ssutter's picture

...that it's always wrong or a sign of insecurity to begin an attack by disarming the weapons of an enemy. If the problem in some cases is bad information or experiences in churches, why not start there?

_______________
www.SutterSaga.com

Aaron Blumer's picture

EditorAdmin

Starting there, maybe. But how many of these groups ever get past there? We don't really know, I guess. I'd rather start with the part that Paul described as the power of God for salvation to the Jew first and also to the Greek. But Paul didn't exactly "start there" at Athens and even Stephen's sermon (that got him killed so... not a model of good marketing Wink ) has quite a long intro before he gets to Jesus Christ.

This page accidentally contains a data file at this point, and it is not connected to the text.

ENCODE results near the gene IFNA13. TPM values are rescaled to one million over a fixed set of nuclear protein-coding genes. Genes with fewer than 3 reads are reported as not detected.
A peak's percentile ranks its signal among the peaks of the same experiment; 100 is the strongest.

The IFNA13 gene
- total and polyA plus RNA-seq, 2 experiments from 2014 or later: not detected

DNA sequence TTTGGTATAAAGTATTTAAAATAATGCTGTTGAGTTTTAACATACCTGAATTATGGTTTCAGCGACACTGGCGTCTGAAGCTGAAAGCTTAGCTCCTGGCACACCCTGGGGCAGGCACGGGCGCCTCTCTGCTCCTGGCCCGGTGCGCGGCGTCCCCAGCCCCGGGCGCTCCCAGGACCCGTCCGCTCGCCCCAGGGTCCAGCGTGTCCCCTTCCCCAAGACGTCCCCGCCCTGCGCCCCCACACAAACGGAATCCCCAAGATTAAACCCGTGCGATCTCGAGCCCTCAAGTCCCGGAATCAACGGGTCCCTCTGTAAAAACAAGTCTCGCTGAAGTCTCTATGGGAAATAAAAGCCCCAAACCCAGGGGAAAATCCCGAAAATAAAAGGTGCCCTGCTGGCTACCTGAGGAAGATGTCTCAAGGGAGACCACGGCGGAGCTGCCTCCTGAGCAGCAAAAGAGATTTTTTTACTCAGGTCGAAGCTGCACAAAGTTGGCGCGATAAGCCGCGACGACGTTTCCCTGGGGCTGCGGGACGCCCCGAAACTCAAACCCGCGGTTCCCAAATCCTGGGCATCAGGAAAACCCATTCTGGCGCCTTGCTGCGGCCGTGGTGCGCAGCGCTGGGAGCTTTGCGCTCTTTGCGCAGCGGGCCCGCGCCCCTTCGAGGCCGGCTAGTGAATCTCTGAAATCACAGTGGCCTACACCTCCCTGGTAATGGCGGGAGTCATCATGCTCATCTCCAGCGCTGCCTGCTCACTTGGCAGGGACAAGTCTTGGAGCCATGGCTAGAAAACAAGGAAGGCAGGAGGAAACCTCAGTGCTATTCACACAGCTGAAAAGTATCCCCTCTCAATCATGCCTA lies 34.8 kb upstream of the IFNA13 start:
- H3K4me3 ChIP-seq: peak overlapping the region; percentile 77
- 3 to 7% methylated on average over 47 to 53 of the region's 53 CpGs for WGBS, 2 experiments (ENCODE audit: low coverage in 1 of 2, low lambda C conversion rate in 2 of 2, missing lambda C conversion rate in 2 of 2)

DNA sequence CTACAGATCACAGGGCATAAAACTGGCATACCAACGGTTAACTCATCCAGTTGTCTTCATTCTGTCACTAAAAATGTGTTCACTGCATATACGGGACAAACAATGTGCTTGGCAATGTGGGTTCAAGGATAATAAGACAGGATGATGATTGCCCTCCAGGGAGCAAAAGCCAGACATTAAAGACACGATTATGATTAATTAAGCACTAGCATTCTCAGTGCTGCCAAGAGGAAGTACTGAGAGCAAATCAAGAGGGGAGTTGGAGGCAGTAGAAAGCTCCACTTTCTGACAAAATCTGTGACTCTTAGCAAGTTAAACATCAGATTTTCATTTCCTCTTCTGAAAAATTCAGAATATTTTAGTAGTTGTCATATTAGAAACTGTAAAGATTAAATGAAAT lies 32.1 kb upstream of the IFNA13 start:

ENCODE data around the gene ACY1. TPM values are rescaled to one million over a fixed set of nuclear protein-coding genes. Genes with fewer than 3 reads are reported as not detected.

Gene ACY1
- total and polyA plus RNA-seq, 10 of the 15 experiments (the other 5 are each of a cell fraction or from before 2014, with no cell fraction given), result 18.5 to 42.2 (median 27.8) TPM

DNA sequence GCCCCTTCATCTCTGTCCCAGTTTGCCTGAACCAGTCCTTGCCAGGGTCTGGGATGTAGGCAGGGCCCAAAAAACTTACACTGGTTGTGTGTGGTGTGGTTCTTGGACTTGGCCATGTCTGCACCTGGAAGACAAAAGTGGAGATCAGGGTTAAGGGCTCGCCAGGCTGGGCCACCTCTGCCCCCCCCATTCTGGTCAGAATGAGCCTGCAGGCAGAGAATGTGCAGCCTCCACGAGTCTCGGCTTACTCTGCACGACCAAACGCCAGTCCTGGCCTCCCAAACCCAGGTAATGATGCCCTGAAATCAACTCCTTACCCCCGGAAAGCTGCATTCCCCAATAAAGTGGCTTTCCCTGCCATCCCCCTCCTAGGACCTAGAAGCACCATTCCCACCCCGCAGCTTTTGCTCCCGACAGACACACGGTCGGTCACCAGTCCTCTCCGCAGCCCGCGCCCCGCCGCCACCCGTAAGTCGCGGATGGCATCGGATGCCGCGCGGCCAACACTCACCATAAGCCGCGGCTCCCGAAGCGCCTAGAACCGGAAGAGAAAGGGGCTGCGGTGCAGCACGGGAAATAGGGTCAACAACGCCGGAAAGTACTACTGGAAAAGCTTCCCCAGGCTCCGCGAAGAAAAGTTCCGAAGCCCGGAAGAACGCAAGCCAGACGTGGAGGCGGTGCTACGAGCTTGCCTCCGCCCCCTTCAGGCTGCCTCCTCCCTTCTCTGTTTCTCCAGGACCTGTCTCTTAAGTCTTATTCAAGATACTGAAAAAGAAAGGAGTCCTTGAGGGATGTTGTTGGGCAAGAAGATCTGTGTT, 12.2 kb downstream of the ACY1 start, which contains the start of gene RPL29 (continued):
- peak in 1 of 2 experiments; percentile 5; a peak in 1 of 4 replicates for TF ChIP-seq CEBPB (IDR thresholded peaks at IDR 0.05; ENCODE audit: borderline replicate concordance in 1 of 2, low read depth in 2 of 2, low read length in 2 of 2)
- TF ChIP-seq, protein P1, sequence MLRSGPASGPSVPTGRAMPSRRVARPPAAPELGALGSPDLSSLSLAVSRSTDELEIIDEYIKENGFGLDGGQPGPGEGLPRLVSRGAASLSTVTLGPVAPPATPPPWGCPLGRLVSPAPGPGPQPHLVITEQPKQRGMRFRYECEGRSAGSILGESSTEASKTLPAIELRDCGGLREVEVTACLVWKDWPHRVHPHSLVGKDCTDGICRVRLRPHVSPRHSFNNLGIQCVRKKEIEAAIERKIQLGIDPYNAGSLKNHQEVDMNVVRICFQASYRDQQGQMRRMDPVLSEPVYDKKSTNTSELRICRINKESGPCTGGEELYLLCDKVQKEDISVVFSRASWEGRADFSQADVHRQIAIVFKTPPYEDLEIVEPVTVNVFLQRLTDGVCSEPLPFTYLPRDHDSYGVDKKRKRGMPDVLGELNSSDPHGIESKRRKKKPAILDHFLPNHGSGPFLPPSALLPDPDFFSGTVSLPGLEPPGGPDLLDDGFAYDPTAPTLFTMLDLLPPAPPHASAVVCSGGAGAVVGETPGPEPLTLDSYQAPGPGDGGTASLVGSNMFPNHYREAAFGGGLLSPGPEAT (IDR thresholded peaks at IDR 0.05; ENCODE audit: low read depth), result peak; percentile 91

So the case can certainly be argued both ways.

Mike Moses's picture

Perhaps the ministries I've referenced have discerned that the main reason people in their area don't attend church is because of past hurts. I suppose disarming that objection up-front is their way of "exegeting the culture," and I don't doubt that they've put a lot of thought into it.

However, what you win people with is what you win them to. Perhaps the "hurt" some have felt in their past experiences with church was nothing more than taking offense at unapologetic preaching of the Word. Perhaps it was a legitimate church discipline situation in which they were at fault. Perhaps they were just plain too sensitive and forgot that others in church are sinners in need of patience as well. By advertising your church with "We promise you won't hate us, we're harmless," you open the door to all kind of false expectations in those kinds of people. They'll expect you to never preach a confrontational message, never address sin through church discipline, and never make the slightest mistake in dealing with people.